They drew my blood, ran a few tests, pumped me with bags of Saline and doses of Zofran through an IV. My boyfriend sat by me and held my hand, trying to make fun of an old NCIS re-run on TV and make me laugh. I could not relax, but I felt sleepy and hyper at the same time. I laughed uncontrollably in delirium, and then cried hysterically in fear. Back and forth, I was in a state of pure mania and pain that was too severe to feel anymore. I was sent home seven hours later in a rather numb state, still able to only drink tiny sips of water.
The night and the two days that followed my trip to the hospital were very long and completely restless. I had a fever and the chills on top of all of my stomach problems, and I could not sleep or eat for fifty-five hours straight. My head pounded. It was an epic battle. I lay in my bed, staring at the ceiling, feeling like I was going to die. My stomach churned threateningly and relentlessly; my muscles weakened quickly. I had to call my roommate on her phone in the middle of the night, one room away, because I almost passed out. I had a choice: drink some coke and throw it back up, or pass out.
I officially forgot what “normal” felt like. Not until Day 3 of Recovery could I move enough to even get out of bed on my own. And even then, it took five minutes of small step-by-step muscle motions. You lay in bed long enough, and your muscles completely lose their mobility and strength. Add severe hunger and sleep deprivation to the mix, and you’ve got some serious recovering ahead of you.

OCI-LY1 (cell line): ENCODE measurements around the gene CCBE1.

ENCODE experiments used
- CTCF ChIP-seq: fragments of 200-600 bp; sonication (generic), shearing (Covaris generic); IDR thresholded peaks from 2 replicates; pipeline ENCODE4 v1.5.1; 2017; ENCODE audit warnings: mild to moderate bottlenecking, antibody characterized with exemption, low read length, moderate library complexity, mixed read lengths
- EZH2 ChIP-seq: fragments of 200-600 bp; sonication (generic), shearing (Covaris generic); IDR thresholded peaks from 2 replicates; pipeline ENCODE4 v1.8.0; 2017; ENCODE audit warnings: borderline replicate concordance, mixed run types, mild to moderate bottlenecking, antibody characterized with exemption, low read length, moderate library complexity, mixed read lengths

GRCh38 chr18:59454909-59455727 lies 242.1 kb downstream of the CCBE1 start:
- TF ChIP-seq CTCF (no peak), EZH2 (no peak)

Today is Sunday, eight days after the sudden attack. I am finally just beginning to feel slightly like myself again and ate an entire slice of pizza today! Quite possibly the best slice of pizza I’ve ever tasted in my life. That was definitely the sickest I have ever been in my life, and this entire week has felt like a trip to hell and back. I have been rehabilitating, rejuvenating, and trying to make sense of what happened to me. After falling that uncontrollably, (and deathly) ill, it’s impossible to go right back to my normal routine without some amount of reflection. If I had been able to lose 12 pounds in a week one month ago, I would have rejoiced. But two days ago when I saw that suddenly-unhealthily-lower number on the scale, it disturbed me and frightened me.
Norovirus is deadly and dangerously contagious, especially throughout college campuses. So please, take this as a Public Service Announcement to WASH YOUR HANDS! Before and after preparing food, before and after using the bathroom, before and after doing anything. Be careful and take care of yourself. Get enough sleep, eat your greens, take your vitamins, and exercise. It’s that time of year when all-nighters seem like a good idea, and energy drinks seem like the one and only elixir of life. But listen to your body, take care of it, and listen to your limits! You do not want to end up in the emergency room.